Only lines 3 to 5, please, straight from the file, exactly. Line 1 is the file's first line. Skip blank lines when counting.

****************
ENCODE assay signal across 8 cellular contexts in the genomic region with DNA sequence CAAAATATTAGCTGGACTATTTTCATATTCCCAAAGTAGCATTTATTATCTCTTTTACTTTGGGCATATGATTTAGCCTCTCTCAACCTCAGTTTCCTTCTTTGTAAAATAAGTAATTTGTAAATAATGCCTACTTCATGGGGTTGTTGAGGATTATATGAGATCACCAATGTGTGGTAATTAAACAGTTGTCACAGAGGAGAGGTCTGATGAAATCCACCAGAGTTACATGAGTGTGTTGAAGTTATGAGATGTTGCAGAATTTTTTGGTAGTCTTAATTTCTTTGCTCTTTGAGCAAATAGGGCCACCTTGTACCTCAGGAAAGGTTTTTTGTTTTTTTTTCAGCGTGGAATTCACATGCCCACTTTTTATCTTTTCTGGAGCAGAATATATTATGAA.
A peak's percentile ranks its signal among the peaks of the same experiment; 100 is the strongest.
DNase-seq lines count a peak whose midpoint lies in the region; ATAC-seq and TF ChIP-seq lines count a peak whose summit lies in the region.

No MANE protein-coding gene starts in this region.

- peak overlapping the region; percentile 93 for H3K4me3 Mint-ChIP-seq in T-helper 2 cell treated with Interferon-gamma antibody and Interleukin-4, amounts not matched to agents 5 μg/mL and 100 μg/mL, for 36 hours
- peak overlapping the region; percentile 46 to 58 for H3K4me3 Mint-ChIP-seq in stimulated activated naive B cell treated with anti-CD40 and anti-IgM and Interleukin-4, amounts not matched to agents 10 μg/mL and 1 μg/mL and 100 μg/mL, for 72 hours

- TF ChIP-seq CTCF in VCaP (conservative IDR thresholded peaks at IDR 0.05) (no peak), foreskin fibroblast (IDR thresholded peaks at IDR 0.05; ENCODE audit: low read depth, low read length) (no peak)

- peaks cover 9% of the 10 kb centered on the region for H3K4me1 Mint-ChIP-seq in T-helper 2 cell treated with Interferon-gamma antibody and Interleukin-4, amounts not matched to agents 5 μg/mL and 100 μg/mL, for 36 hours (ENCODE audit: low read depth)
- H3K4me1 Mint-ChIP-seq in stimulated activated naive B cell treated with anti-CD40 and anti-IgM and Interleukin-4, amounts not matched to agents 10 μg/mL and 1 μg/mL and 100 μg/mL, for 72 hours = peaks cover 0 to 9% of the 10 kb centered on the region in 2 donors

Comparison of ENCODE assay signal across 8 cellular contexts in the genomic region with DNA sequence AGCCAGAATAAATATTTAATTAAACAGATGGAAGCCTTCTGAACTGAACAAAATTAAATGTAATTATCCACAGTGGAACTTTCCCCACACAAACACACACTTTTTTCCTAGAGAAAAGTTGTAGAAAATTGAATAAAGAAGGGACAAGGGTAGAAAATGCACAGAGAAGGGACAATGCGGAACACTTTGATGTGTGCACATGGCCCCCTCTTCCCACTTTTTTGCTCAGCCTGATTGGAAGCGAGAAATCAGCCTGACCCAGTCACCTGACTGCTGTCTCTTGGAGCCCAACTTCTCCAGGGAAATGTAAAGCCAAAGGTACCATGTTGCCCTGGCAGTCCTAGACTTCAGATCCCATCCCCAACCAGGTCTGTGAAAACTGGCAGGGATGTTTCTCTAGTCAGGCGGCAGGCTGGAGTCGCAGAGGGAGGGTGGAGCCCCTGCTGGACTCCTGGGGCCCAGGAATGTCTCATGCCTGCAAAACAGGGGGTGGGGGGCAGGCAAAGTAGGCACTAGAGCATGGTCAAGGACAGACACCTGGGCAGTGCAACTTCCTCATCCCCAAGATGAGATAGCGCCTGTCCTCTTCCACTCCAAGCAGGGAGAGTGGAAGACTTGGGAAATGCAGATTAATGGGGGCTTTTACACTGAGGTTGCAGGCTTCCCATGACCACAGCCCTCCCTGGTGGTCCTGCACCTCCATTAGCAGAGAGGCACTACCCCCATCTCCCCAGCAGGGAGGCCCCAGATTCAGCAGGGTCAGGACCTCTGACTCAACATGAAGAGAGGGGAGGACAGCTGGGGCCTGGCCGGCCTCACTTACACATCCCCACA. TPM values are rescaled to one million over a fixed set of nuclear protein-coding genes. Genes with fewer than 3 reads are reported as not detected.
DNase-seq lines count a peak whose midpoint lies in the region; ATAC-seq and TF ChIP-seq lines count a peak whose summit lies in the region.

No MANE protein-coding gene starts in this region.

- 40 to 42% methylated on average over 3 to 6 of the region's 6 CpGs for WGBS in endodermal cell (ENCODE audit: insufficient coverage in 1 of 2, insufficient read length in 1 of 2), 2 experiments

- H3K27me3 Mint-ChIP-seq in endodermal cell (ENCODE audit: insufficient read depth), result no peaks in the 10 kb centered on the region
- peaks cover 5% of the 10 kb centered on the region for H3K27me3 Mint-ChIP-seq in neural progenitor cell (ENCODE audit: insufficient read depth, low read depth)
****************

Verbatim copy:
DNase-seq lines count a peak whose midpoint lies in the region; ATAC-seq and TF ChIP-seq lines count a peak whose summit lies in the region.

No MANE protein-coding gene starts in this region.

- peak overlapping the region; percentile 93 for H3K4me3 Mint-ChIP-seq in T-helper 2 cell treated with Interferon-gamma antibody and Interleukin-4, amounts not matched to agents 5 μg/mL and 100 μg/mL, for 36 hours